I try and get to London two or three times a year. I am lucky, my brother lives in zone two and is an accommodating host. He loves to visit the same sort of arty stuff as me so we catch up on any exhibitions that I've been keen to see. He has a bright, airy flat which becomes more homely each time I visit- he's just got into balcony plants for the first time- the hipster succulents are thriving.
This year I had my heart set on seeing Savage Beauty: The Alexander McQueen retrospective at the V&A. It has been there most successful show ever and on the weekend that I had booked my travel for, it sold out so we ended up having to buy membership- there is an option for a membership that allows one guest. With a train strike as well it did add a little tension to proceedings but it all worked out fine.
We went on Friday evening which is an excellent time to visit the V&A generally. There are less people around, space to eat and drink and it probably encouraged a little more dressing up in the Savage Beauty attendees- I saw some spectacular outfits. No cameras allowed but my eyes thrilled at the spectacle. The variety of galleries and theatrical presentation for McQueen's different themes and catwalk collections was perfection. Excitement and drama in each room. There was a quote about the importance of designing clothing from the side as well as the front and back; when looking at the tailoring, the side view and attention to detail on cuffs and collars was exquisite. Hats, shoes, jewellery as well as the clothes and an extraordinary level of craftspersonship from collaborators- beading, crystals, feathers, film and video artists. Amazing.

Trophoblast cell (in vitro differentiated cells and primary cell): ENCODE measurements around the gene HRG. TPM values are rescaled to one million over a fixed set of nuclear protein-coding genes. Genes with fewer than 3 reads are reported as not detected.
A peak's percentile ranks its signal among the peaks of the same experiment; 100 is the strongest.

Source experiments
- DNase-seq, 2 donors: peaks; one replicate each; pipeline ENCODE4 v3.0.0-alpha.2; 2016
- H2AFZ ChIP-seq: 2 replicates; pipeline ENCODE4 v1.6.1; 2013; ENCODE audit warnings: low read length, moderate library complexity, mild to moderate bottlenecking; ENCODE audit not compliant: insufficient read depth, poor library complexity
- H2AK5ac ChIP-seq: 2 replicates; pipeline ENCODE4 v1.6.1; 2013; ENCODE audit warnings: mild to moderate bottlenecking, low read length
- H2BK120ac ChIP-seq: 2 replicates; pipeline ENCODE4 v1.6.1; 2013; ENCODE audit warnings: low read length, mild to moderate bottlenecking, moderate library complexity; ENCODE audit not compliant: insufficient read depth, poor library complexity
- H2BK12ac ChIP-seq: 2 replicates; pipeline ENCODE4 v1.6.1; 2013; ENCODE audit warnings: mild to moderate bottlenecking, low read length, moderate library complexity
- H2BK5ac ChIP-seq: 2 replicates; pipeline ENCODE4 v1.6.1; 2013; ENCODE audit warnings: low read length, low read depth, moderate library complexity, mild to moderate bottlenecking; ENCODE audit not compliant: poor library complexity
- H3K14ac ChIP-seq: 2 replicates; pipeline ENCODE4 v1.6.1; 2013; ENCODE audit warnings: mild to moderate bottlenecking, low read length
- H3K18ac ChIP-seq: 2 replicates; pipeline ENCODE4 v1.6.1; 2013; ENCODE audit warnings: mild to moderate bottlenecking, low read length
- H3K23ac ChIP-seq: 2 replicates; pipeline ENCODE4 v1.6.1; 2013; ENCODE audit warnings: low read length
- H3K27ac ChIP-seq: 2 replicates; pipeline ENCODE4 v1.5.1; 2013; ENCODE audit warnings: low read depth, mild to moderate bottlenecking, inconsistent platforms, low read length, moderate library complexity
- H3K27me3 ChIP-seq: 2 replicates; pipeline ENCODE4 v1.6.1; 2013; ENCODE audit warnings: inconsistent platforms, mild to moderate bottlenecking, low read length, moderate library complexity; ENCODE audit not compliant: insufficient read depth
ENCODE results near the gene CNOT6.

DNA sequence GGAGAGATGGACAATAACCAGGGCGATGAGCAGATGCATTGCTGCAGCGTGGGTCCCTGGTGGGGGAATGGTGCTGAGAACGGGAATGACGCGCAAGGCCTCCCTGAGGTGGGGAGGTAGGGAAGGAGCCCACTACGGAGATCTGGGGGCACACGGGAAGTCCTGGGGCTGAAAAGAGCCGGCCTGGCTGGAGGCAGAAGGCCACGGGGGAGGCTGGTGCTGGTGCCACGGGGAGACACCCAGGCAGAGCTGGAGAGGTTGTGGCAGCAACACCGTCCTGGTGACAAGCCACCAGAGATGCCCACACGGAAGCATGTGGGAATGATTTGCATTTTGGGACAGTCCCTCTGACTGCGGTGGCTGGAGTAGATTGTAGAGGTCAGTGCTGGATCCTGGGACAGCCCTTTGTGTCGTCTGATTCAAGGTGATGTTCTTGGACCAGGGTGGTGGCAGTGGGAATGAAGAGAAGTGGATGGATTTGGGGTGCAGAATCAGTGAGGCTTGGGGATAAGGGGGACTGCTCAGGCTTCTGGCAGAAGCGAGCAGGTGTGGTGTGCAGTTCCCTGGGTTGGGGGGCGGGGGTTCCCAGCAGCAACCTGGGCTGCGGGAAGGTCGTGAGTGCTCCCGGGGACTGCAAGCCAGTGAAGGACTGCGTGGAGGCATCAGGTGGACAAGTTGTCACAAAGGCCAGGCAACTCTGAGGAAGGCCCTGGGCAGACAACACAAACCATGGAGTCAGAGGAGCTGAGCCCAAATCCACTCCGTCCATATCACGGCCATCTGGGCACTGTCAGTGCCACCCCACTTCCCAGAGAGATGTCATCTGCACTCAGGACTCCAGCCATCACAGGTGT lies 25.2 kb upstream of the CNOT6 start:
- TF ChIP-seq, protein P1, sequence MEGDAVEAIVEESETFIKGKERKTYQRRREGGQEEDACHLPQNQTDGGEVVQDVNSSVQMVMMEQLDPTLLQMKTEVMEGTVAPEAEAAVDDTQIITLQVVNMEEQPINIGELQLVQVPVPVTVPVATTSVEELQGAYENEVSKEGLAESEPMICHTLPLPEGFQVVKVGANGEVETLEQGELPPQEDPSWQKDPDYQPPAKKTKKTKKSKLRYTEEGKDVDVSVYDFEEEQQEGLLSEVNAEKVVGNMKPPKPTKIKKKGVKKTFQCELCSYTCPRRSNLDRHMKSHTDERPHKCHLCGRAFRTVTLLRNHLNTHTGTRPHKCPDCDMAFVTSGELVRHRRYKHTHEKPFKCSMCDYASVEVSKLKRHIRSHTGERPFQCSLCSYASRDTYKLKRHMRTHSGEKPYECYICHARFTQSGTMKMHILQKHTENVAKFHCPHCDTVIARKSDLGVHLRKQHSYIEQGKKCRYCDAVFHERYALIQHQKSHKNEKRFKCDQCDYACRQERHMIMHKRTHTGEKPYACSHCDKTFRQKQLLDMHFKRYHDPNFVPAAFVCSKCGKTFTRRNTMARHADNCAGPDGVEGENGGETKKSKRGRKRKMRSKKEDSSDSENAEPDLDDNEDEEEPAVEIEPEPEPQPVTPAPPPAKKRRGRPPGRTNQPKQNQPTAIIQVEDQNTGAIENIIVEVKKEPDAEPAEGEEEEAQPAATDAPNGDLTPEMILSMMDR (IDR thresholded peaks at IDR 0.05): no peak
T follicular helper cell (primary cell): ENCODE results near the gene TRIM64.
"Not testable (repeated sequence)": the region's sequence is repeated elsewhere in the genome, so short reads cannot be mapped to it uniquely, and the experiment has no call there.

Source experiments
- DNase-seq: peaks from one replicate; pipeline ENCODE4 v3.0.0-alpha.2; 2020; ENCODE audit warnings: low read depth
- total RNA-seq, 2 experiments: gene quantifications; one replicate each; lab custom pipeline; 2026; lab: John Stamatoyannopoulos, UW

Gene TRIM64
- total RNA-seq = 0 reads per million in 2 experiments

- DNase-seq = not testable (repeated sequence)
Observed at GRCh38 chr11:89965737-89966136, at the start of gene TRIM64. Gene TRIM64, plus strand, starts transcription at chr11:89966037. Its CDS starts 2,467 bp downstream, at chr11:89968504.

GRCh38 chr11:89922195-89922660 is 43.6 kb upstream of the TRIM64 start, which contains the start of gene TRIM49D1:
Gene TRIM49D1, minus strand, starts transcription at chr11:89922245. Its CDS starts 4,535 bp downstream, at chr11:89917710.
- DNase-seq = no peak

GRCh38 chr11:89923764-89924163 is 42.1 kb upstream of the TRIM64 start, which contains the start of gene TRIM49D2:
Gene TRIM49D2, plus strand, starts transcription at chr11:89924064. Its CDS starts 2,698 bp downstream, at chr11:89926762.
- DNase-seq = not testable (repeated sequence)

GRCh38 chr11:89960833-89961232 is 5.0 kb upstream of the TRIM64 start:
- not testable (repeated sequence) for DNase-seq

Saturday morning was spent at Broadway Market walking to the V&A Museum of Childhood in Bethnal Green. Lunch was at the nearby Gallery Cafe which is a calm and relaxing space to eat vegetarian and vegan food.
The Museum of Childhood is a generously sized building with lots of open space for children and push chairs and a mezzanine exhibition area. It is a place for nostalgia.
This detailed little space is Library (a recent plan) by Emma Mawston for Liberty Art Fabric Interiors
On Sunday, I visited the Royal Academy Summer Exhibition 2015. Every year, a judging panel sift through thousands of entries and pick and eclectic mixture. Most of the work is for sale- the lowest price I saw was £150 for a tiny photo print- and the artists are a mix of established Royal Academicians and little-known, unknown or amateur artists. It makes for a democratic atmosphere and a freedom that seeps into the viewing experience. The first art work is the dynamic technicolour floor, 'Zobop' made with vinyl tape by Jim Lambie. You can browse the whole exhibition online.
The greatest triumph of the exhibition is how well such a diverse collection of artworks are displayed. The curation was excellent- thoughtful and kept your attention through the multitude of galleries. The exhibitions has been up a while so the 'sold' red dots are in evidence and part of the journey involved me imagining how I'd spend my pennies and marvelling at how others had spent theirs.
Seeing so much art in the one place does make you evaluate what appeals to you and what doesn't. There was a lot of whimsy and commercialism- images that I would have expected to see in a branch of Paperchase but maybe not a gallery? There were artworks that challenged and interested me but I would never want to buy and then there were pretties that I couldn't explain but loved the colour, shape and pattern. The magenta pink Gallery III was a glorious space with its ornate roof and light flooding in. There was the ubiquitous gin bar in the centre with a lonely bartender- no one wanted gin at noon on a Sunday.
I loved the portrait on the left, 'Megan in a Spotted Silk Blouse' by Chantal Joffe RA.
Urban landscapes are another favourite for me. This was a generously sized canvas, I liked the higgledy, piggledy look of the high-rise: 'Tower' by Alison Boult.